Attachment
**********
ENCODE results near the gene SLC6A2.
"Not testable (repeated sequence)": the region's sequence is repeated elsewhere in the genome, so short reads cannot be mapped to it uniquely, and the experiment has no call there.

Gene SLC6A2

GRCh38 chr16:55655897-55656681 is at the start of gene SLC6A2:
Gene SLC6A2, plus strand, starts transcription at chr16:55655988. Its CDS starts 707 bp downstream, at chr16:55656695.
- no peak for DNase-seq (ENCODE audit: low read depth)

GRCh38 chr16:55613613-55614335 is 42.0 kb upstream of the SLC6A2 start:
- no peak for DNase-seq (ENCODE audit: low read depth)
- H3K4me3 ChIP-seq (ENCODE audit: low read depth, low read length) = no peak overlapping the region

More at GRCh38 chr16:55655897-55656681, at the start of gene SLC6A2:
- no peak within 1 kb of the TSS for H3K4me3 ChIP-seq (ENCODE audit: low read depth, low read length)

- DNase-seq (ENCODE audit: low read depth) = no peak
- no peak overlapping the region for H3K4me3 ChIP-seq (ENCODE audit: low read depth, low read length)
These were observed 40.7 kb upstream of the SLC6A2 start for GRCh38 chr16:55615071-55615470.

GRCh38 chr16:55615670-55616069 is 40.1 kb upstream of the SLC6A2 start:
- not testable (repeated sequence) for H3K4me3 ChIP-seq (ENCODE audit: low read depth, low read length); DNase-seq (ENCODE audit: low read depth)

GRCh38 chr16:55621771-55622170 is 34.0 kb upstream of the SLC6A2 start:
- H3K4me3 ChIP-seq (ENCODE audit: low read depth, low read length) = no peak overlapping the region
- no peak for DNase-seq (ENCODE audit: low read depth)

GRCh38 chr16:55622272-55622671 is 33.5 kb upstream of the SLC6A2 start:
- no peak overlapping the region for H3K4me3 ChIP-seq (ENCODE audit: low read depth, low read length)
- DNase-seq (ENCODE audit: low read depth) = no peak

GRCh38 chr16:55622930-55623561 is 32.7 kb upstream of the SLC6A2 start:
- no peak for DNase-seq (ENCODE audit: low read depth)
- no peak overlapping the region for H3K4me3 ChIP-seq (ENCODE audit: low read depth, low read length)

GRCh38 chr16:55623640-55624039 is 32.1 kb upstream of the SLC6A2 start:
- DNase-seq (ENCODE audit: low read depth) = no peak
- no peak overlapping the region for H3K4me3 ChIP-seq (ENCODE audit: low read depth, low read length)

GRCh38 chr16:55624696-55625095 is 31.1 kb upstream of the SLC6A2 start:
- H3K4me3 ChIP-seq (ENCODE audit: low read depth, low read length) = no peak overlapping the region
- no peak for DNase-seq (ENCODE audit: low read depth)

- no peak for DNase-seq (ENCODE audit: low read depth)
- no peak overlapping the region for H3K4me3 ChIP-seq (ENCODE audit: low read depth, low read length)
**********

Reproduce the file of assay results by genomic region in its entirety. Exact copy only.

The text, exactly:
ENCODE results near the gene SLC6A2.
"Not testable (repeated sequence)": the region's sequence is repeated elsewhere in the genome, so short reads cannot be mapped to it uniquely, and the experiment has no call there.

Gene SLC6A2

GRCh38 chr16:55655897-55656681 is at the start of gene SLC6A2:
Gene SLC6A2, plus strand, starts transcription at chr16:55655988. Its CDS starts 707 bp downstream, at chr16:55656695.
- no peak for DNase-seq (ENCODE audit: low read depth)

GRCh38 chr16:55613613-55614335 is 42.0 kb upstream of the SLC6A2 start:
- no peak for DNase-seq (ENCODE audit: low read depth)
- H3K4me3 ChIP-seq (ENCODE audit: low read depth, low read length) = no peak overlapping the region

More at GRCh38 chr16:55655897-55656681, at the start of gene SLC6A2:
- no peak within 1 kb of the TSS for H3K4me3 ChIP-seq (ENCODE audit: low read depth, low read length)

- DNase-seq (ENCODE audit: low read depth) = no peak
- no peak overlapping the region for H3K4me3 ChIP-seq (ENCODE audit: low read depth, low read length)
These were observed 40.7 kb upstream of the SLC6A2 start for GRCh38 chr16:55615071-55615470.

GRCh38 chr16:55615670-55616069 is 40.1 kb upstream of the SLC6A2 start:
- not testable (repeated sequence) for H3K4me3 ChIP-seq (ENCODE audit: low read depth, low read length); DNase-seq (ENCODE audit: low read depth)

GRCh38 chr16:55621771-55622170 is 34.0 kb upstream of the SLC6A2 start:
- H3K4me3 ChIP-seq (ENCODE audit: low read depth, low read length) = no peak overlapping the region
- no peak for DNase-seq (ENCODE audit: low read depth)

GRCh38 chr16:55622272-55622671 is 33.5 kb upstream of the SLC6A2 start:
- no peak overlapping the region for H3K4me3 ChIP-seq (ENCODE audit: low read depth, low read length)
- DNase-seq (ENCODE audit: low read depth) = no peak

GRCh38 chr16:55622930-55623561 is 32.7 kb upstream of the SLC6A2 start:
- no peak for DNase-seq (ENCODE audit: low read depth)
- no peak overlapping the region for H3K4me3 ChIP-seq (ENCODE audit: low read depth, low read length)

GRCh38 chr16:55623640-55624039 is 32.1 kb upstream of the SLC6A2 start:
- DNase-seq (ENCODE audit: low read depth) = no peak
- no peak overlapping the region for H3K4me3 ChIP-seq (ENCODE audit: low read depth, low read length)

GRCh38 chr16:55624696-55625095 is 31.1 kb upstream of the SLC6A2 start:
- H3K4me3 ChIP-seq (ENCODE audit: low read depth, low read length) = no peak overlapping the region
- no peak for DNase-seq (ENCODE audit: low read depth)

- no peak for DNase-seq (ENCODE audit: low read depth)
- no peak overlapping the region for H3K4me3 ChIP-seq (ENCODE audit: low read depth, low read length)